JetBlue was forced to apologize Thursday after honoring convicted cop-killer Assata Shakur – mother of Tupac Shakur – as part of Black History Month at a John F. Kennedy International terminal in New York.
The airline removed the poster after an image of the Shakur tribute appeared on social media.
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“The intention was always to unite our crewmembers and customers around the importance of Black History Month and we apologize for any offense the poster may have caused,” a JetBlue spokesman said in a statement, according to FOX 29 Philadelphia.
The image of Shakur, also known as Joanne Chesimard, was in the exhibit for 21 days before one flier noticed.
“Became the first woman to be placed on the FBI’s Most Wanted list after escaping to Cuba from prison where she was serving a life sentence for the 1973 murder of a police officer,” one of the bullet points read.
The tweet posted by Jen Muzio originally said the poster was at LaGuardia Airport, but she later clarified the poster was seen at JFK.
Shakur, a former member of the Black Liberation Army, was convicted of murder for a 1973 shooting that led to the death of a New Jersey State Trooper. She escaped from prison in 1979 and is believed to be living in Cuba.
On Monday, the 37-year-old has a court date in connection with charges he’s facing in Philadelphia that include aggravated assault and ethnic intimidation for allegedly being part of an Antifa mob in November that attacked two Marines, Alejandro Godinez and Luis Torres, both Hispanic. Alcoff and two others charged in the attack have pleaded not guilty.
But while Democratic officials are distancing themselves from Alcoff now, until recently he was a well-connected, aspiring political player in Washington who may have even had a hand in key policy proposals.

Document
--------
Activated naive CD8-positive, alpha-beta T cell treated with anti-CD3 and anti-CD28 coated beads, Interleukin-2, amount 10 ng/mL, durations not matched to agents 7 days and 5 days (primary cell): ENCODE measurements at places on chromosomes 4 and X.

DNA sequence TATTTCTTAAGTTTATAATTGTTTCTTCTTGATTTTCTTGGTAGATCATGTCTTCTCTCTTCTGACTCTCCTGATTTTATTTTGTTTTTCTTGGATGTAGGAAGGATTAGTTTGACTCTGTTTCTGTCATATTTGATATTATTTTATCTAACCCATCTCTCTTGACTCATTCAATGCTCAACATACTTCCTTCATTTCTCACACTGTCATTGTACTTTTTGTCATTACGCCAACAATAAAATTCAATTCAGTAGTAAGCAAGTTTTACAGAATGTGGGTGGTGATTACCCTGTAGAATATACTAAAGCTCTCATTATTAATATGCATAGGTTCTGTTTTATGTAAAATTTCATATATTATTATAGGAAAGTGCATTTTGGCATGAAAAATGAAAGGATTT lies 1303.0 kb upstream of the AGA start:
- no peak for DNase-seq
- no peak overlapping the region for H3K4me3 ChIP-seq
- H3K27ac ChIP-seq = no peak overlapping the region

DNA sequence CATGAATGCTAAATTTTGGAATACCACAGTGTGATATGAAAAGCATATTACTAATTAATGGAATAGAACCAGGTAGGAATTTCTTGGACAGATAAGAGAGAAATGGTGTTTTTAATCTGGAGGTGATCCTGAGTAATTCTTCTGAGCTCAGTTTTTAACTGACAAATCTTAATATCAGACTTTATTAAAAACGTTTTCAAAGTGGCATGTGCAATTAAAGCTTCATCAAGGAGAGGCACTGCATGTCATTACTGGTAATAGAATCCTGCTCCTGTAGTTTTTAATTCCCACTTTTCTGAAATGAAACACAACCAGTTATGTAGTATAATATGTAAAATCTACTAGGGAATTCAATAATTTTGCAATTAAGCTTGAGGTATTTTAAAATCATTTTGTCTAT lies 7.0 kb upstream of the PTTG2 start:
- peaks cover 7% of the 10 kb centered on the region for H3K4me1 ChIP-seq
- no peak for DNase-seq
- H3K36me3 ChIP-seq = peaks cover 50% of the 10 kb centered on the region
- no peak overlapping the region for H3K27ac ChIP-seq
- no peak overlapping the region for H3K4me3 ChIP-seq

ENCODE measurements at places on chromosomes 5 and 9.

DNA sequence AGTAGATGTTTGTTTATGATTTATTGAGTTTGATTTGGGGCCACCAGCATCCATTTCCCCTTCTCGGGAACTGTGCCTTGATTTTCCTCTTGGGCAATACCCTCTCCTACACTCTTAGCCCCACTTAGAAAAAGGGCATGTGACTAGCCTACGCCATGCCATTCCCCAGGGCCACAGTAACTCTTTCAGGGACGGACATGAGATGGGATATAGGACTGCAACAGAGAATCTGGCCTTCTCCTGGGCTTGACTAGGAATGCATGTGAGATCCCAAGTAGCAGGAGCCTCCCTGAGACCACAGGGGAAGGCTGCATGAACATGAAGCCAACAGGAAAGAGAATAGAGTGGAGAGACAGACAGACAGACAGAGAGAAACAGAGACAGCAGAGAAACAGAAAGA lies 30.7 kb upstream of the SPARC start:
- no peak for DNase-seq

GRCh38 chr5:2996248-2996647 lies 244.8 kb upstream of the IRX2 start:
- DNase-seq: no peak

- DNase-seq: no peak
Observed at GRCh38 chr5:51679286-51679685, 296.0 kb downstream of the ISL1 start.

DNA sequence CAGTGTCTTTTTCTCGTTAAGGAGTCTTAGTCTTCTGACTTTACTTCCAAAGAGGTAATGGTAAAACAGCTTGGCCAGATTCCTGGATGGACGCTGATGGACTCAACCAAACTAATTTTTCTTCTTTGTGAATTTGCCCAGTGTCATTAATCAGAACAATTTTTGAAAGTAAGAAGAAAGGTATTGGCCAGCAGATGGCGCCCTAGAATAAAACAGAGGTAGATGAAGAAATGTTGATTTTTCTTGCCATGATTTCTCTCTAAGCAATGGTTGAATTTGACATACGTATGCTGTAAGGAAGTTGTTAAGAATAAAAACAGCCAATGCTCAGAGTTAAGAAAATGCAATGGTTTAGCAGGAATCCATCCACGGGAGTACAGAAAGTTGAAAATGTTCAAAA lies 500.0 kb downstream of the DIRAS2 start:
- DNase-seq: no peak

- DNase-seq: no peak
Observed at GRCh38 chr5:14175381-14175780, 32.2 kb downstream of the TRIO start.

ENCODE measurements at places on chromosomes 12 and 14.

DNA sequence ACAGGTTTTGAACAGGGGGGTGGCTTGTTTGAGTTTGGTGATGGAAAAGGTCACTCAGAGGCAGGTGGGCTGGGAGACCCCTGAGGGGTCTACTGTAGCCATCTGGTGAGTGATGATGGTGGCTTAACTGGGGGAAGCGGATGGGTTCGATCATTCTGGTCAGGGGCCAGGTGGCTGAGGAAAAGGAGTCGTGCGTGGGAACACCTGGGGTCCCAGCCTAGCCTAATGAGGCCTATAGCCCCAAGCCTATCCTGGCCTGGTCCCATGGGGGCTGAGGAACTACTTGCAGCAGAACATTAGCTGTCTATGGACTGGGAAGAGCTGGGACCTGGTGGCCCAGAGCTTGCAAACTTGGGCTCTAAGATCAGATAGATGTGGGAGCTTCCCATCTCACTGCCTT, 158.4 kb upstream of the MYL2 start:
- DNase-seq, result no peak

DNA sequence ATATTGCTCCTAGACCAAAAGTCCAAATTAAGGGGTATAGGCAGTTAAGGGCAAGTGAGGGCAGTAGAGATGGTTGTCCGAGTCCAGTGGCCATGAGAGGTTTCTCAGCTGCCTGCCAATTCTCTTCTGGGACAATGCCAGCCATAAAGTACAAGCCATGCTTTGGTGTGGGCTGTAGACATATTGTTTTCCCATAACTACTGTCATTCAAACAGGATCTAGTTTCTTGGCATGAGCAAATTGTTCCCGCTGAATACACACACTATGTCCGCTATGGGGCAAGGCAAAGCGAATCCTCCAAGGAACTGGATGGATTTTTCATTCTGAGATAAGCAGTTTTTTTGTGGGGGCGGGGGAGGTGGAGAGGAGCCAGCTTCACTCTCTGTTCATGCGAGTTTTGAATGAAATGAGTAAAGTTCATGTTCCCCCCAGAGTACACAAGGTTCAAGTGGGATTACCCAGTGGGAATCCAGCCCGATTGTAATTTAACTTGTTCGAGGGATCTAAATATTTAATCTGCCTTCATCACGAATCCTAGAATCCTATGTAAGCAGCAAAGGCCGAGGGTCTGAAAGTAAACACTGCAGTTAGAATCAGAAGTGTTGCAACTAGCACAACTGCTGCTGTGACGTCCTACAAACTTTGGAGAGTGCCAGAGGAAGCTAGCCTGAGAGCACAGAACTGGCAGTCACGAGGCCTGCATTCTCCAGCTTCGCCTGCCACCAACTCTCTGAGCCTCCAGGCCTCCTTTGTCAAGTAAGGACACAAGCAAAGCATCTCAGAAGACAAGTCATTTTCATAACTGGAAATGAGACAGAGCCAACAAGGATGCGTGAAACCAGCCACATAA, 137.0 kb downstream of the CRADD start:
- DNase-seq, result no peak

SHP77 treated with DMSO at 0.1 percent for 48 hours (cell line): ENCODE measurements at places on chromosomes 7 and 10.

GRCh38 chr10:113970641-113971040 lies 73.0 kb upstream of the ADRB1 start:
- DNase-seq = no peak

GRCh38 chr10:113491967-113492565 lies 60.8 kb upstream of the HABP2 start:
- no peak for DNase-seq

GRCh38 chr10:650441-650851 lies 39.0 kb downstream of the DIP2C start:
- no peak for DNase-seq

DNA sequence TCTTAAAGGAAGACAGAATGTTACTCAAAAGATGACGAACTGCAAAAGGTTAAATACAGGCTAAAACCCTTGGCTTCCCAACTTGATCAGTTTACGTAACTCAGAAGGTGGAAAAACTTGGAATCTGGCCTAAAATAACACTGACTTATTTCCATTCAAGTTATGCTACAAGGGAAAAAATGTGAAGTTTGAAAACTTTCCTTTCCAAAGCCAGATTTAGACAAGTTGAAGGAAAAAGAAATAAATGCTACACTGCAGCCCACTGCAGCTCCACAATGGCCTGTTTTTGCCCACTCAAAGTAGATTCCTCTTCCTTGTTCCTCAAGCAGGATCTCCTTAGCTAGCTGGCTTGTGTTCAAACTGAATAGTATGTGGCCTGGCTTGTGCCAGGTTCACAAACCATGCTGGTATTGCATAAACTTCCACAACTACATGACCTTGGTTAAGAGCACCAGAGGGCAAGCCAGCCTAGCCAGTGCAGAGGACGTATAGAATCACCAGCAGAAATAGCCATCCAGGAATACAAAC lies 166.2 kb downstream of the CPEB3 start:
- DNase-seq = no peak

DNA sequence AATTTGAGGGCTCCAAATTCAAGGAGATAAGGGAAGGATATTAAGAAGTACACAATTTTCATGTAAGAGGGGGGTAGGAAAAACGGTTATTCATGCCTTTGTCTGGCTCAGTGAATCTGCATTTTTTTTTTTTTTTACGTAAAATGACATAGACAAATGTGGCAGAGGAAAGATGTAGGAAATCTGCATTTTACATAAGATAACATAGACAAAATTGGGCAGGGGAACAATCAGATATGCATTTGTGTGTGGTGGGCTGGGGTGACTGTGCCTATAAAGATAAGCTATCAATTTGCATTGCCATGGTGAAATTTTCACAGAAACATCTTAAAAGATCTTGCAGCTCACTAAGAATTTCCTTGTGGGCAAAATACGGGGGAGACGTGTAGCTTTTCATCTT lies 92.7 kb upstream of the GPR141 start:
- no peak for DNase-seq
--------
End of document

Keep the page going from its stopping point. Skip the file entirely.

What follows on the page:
His endorsement apparently mattered when several congressional Democrats in February 2018 issued press releases with his quote backing their bill on regulating payday lenders.
As the payday campaign manager for the liberal group Americans for Financial Reform, Alcoff participated in congressional Democratic press conferences, was a guest on a House Democratic podcast and met with senior officials at the Consumer Financial Protection Bureau from 2016 through 2018.
He was also pictured with now-House Financial Services Committee Chairwoman Maxine Waters, D-Calif., and ranking Democrat on the Senate Banking, Housing and Urban Affairs Committee Sen. Sherrod Brown of Ohio. Both committees oversee financial regulatory policies Alcoff was advocating.
Alcoff met with then CFPB Director Richard Cordray and other senior CFPB officials on April 2016, again in March 2017 and a third time in May 2017, as first reported by the Washington Free Beacon.
During this time, he reportedly was an Antifa leader in Washington. Alcoff’s former employer had little to say about the matter.
“As of December, Mr. Alcoff no longer works for AFR,” Carter Dougherty, spokesman for Americans for Financial Reform, told Fox News in an email.
Dougherty didn’t answer whether Alcoff had been fired or resigned. He also didn’t answer whether the organization was aware of Alcoff’s associations during his employment.
Alcoff was reportedly also an organizer for Smash Racism DC, the group responsible for gathering and shouting threats outside the home of Fox News host Tucker Carlson in November and for heckling Sen. Ted Cruz, R-Texas, and his wife Heidi at a Washington restaurant in September. Reports have not said Alcoff was directly involved in either incident; only that he was associated with the group.
Democrats are hardly eager to be associated with Alcoff now. Most spokespersons for Democratic members of Congress did not respond to inquiries from Fox News, or distanced themselves from Alcoff.
In one appearance, Alcoff dressed up as “Lenny the Loan Shark” at an event last Marchheld outside the CFPB headquarters, which featured Rep. Don Beyer, D-Va.
“The congressman has never interacted with him nor has he taken any financial policy advice from him. Their names have appeared on the same piece of paper,” Beyer spokesman Aaron Fritschner told Fox News. “He appeared at the same press conference, but they didn’t speak to each other. This person was literally wearing a shark outfit.”
In the February 2018 press statement, House and Senate Democrats co-sponsoring the Stopping Abuse and Fraud in Electronic (SAFE) Lending Act, which boosted regulation on payday lenders, issued versions of a press release, most including the Alcoff quote.
“The Consumer Bureau and Congress have in the past understood the way that payday lenders structure loans to catch Americans in a cycle of debt with exorbitant interest rates,” Alcoff said in the press releases. “It is unfortunate that some in Washington would rather open the loan shark gates than continue to think about sensible borrower protections. The SAFE Lending Act would put Washington back on track to stop the debt trap.”